Transcript: Jenny McAllister on Public Sector Bargaining, the IPA, Hadgkiss, Scott Morrison and the Uluru Statement

11.50am | October 24, 2017






SUBJECT/S: Public Sector Bargaining, John Lloyd and the IPA, Hadgkiss, Scott Morrison, Uluru Statement

SENATOR JENNY MCALLISTER: Good morning, I wanted to make few remarks about Senate Estimates yesterday, and just talk a little bit about what we learned. The government’s hostility to working people, to their representatives, to their workplace conditions was all on display yesterday with the appearance of the Australian Public Service Commissioner, Mr John Lloyd. When asked about Australia’s low wages growth and how it relates to the approach that the Australian Public Service takes to bargaining with public servants about their wages, Mr Lloyd was completely unable to provide any information at all that indicated that he is taking this issue seriously, or indeed even considering it. Mr Lloyd confirmed that he has not consulted with Treasury at all about the macroeconomic impact of public sector bargaining. He confirmed that he does not have an economist on his staff that can provide advice about this question, and he confirmed or, he could not name a single economist outside of his organisation that he had consulted.

This comes at a time, when the Reserve Bank governor has called on employees to ask for more wages, and said that if they did so it would be a good thing. It comes at a time, when the CBA’s chief economist has said that the failure of wage growth is a market failure, and that government ought to intervene, and yet asked about this very significant question, Mr Lloyd could provide no credible response.

What he does do, however, it appears, is spend quite a lot of time undertaking media monitoring for the IPA [Institute of Public Affairs] and Senate Estimates was able to explore with Mr Lloyd the reasons for his ongoing correspondence with unknown members of the IPA. Unusually, he jests in this correspondence about, I guess, a contest between himself and an unnamed person about who is going to have the mantle of IPA pin-up boy. He also seeks to make appointments with some unnamed person at the IPA to develop a strategy in response to comments made by Senator Wong. This is extraordinary evidence from one of Australia’s most highly paid public servants. Mr Lloyd has an obligation to manage the Public Service in the interests of the Australian Government and in the interests of the Australian economy and instead of doing that, he is spending his time chasing down media issues for the IPA.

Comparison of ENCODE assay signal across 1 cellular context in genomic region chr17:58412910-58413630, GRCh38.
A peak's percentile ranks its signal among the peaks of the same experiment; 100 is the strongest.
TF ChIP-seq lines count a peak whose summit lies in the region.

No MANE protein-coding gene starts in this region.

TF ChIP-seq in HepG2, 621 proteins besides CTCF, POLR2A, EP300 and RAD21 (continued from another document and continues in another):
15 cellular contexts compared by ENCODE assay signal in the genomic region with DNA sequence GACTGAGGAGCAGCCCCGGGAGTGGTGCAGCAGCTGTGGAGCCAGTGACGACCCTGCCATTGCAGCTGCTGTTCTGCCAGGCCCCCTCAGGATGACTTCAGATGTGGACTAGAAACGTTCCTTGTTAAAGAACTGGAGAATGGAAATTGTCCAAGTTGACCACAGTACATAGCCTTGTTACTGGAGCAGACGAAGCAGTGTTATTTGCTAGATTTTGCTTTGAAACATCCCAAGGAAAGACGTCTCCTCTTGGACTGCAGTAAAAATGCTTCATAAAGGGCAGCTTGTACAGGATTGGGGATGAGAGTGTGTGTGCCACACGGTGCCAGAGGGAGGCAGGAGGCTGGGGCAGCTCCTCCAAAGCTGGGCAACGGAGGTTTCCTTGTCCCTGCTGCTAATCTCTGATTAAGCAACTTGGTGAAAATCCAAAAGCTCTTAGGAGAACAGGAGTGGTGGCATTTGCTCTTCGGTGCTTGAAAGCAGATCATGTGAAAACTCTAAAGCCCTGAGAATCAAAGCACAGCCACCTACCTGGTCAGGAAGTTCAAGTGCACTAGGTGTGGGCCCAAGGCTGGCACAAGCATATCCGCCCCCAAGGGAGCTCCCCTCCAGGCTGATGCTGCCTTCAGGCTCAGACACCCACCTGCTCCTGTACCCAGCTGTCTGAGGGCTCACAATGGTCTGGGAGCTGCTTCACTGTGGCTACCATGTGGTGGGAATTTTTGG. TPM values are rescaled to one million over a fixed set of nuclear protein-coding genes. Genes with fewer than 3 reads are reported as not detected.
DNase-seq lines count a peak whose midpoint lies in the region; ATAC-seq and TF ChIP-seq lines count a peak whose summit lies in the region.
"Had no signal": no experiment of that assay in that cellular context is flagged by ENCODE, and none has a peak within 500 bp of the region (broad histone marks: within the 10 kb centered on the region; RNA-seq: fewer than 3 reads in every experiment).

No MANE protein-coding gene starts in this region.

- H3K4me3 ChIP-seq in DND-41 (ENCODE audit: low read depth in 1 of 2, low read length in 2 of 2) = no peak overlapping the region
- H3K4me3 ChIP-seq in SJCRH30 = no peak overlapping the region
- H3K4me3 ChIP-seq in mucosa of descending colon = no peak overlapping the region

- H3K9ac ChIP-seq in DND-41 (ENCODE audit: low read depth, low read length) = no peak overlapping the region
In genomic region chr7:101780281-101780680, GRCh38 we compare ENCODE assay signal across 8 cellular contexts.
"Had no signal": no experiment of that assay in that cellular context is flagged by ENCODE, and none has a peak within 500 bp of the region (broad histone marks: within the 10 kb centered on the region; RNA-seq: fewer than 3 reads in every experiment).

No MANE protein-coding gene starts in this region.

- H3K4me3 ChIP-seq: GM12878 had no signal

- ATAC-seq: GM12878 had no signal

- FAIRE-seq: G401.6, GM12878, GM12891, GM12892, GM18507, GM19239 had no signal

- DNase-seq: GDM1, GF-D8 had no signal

He does, of course, also have time to support Minister Cash. And, having sat on the information about Mr Hadgkiss for many, many months, Minister Cash finally decided that Mr Hadgkiss’s position was untenable. And who did she go to? She went straight to Mr Lloyd to try and manage this awkward situation. Mr Lloyd reported that Mr Hadgkiss was surprised to be asked to resign. Now I think most Australians would find it very unusual that a person who is employed to uphold the laws in the workplace is surprised when he’s asked to resign for breaking the laws in his own workplace. But this is the kind of attitude that is present with the senior appointments in the Turnbull Government. It is a government that is culturally unable to take working peoples’ issues seriously and all of that was on display yesterday.

JOURNALIST: Scott Morrison will be talking today in response to a Productivity Commission inquiry. I’m just wondering, what’s your alternative vision for what he might be saying in terms of boosting productivity in Australia? What would you like him to talk about?

SENATOR JENNY MCALLISTER: Mr Morrison’s single vision for boosting Australia’s economic performance over all of the time he’s been the Treasurer has been tax cuts for Australia’s largest businesses and for multinational corporations. He has failed to express any vision about technology in the workplace, any vision about workplace skills, any vision about managerial competence. He is unable to consider the industries of the future. This is a government absolutely devoid of an economic plan and I don’t expect today’s remarks to demonstrate any departure from that track record.

JOURNALIST: It’s been five months since the Uluru Statement from the Heart. Indigenous leaders are concerned that constitutional reform might be forever sidelined, or is at risk of being forever sidelined. Do you think that is a risk?

SENATOR JENNY MCALLISTER: I think it is extraordinary that the government has not yet responded to the Uluru Statement. From opposition, Labor is keen to engage with Indigenous people, with First Nation’s people about their aspirations. I do not understand why this government cannot find it within themselves to do the same thing.

JOURNALIST: Applications for Australian citizenship have spiked since the Senate blocked the government’s proposed changes in that area. I was just wondering what you thought about that, if you have any comments?

SENATOR JENNY MCALLISTER: I think it is terrific if long term permanent residents seek to become citizens of this country. The government’s attempt to restrict and limit the ability of permanent residents to sign on to Team Australia and become full citizens was extraordinarily misguided policy. I’m very pleased that it has been ditched. I’m also pleased that Australians are taking the opportunity, or potential Australians are taking the opportunity to become citizens and I wish them all the best in that journey.